A. Copland 「What to Listen for in Music」を読む

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第12章 フーガによる形式 A. Copland「What to Listen for in Music」を読む


III. フーガによる形式 


FugueConcerto Grosso; Chorale Prelude; 

Motets and Madrigals 



Chapter 1 began with the premise that it was essential, in learning to listen more intelligently, to hear a great deal of music over and over again; and that no amount of reading could possibly replace that listening. What was written there is especially true in regard to fugal forms. If you really wish to hear what goes on in these forms, you must be willing to go after them again and again. More than any other formal mold, fugal forms demand repeated hearings if they are to be fully heard by the layman. 



Whatever comes under the heading of fugal form partakes in some way of the nature of a fugue. You already know, I feel sure, that in texture all fugues are polyphonic or contrapuntal (the terms are identical in meaning.) Therefore, it follows that all fugal forms are polyphonic or contrapuntal in texture. 



At this point , the reader might do well to review what was said in Chapter 8 about listening polyphonically. It was stated there that hearing music polyphonically implies a listener who can hear separate strands of melody simultaneously. The parts need not be of equal importance, but they must be heard independently. This is no great feat, any person of average intelligence can, with a little practice, hear more than one melody at a time. At any rate, it is the sine qua non of intelligent listening to fugal forms.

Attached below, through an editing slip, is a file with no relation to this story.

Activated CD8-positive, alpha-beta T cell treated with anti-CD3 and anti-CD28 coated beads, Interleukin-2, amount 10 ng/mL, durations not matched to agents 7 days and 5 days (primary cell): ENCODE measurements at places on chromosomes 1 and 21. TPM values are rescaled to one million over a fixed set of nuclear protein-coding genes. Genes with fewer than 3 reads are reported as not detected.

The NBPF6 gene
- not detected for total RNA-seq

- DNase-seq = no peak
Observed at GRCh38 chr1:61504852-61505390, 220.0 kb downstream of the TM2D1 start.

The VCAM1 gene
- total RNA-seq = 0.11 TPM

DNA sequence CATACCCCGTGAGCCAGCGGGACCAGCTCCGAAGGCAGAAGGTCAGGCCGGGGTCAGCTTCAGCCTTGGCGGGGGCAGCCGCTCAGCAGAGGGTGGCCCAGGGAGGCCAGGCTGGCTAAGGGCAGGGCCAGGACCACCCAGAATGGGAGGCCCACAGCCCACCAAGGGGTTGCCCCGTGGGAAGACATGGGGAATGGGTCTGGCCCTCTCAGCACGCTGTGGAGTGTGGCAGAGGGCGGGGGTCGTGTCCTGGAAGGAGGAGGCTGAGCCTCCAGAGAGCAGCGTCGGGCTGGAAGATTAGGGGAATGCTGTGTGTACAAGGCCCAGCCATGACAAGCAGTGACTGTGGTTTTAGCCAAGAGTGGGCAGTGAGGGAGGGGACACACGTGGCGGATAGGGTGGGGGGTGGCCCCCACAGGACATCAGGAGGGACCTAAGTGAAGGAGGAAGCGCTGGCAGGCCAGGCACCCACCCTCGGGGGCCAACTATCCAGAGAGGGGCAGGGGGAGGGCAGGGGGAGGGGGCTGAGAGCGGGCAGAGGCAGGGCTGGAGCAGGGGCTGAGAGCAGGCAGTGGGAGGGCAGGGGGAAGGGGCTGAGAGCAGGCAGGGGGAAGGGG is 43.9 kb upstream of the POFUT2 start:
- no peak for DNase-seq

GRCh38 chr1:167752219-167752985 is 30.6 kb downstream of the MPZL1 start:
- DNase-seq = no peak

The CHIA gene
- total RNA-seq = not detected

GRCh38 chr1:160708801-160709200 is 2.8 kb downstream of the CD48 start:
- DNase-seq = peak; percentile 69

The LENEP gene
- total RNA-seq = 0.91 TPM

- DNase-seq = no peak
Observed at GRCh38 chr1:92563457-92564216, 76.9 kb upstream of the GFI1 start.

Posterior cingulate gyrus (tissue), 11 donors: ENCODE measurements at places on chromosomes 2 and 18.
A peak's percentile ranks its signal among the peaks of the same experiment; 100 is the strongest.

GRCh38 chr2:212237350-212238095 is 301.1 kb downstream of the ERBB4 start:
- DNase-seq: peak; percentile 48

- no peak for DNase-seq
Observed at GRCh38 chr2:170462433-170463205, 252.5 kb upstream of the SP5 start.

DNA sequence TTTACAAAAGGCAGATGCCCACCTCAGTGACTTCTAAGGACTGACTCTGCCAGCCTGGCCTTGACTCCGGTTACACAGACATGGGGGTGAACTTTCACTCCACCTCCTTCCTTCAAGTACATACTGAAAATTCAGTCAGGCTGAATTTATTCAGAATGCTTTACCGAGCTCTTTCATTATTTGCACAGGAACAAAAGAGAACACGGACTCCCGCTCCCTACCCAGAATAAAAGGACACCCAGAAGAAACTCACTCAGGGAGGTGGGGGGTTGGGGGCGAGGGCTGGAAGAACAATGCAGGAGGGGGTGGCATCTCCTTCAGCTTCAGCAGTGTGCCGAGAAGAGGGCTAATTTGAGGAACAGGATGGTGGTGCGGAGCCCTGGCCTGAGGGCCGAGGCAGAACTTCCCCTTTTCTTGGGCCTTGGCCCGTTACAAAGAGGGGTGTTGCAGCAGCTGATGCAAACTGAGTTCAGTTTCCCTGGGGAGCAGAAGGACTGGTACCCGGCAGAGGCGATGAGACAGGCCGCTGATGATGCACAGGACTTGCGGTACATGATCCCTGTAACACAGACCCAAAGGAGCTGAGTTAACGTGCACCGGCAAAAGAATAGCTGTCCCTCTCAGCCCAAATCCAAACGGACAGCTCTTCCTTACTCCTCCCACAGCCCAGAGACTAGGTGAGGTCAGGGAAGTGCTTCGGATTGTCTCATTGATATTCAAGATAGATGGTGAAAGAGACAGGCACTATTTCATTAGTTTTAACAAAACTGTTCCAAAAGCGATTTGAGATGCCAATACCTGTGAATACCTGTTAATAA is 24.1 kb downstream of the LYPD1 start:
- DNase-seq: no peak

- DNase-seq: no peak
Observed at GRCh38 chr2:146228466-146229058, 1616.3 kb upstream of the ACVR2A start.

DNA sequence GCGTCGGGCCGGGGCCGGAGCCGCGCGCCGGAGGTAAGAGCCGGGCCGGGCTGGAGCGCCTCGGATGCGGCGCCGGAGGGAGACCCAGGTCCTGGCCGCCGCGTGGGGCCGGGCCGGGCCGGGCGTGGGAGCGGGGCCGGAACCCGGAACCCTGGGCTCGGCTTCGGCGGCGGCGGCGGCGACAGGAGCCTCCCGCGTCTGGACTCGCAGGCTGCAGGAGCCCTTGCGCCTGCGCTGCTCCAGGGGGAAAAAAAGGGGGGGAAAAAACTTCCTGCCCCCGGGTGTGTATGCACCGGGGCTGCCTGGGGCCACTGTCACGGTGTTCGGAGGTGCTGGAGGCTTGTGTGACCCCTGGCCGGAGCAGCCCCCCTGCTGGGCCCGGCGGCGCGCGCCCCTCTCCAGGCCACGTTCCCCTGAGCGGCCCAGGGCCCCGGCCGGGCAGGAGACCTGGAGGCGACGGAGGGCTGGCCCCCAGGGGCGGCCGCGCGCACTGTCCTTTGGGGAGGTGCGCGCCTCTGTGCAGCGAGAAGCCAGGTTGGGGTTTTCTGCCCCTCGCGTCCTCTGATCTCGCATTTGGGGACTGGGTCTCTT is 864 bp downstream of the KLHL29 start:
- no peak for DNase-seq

The four principal fugal forms are: first, the fugue proper; second, the concerto grosso; third, the chorale-prelude; fourth, motets and madrigals. It goes without saying that contrapuntal writing is not confined to these forms alone. Just as the principle of variation was seen to be applicable to any form, so in the same way a contrapuntal texture may occur without preparation in almost any form. Be ready, in other words, to listen polyphonically at any moment. 








A certain number of well-known contrapuntal devices are used whenever the texture is polyphonic. They are not invariably present, but they may put in an appearance, and so the listener must be on the lookout for them. The simplest of these devices are: imitation, canon, inversion, augmentation, diminution. More recondite are cancrizans (crab motion) and the inverted cancrizans. Some of these devices, enmeshed within the web of contrapuntal texture, are quite difficult to follow. I point them out now more for the sake of completeness than because you will learn from one single illustration to recognize them each time that they occur (see Appendix II).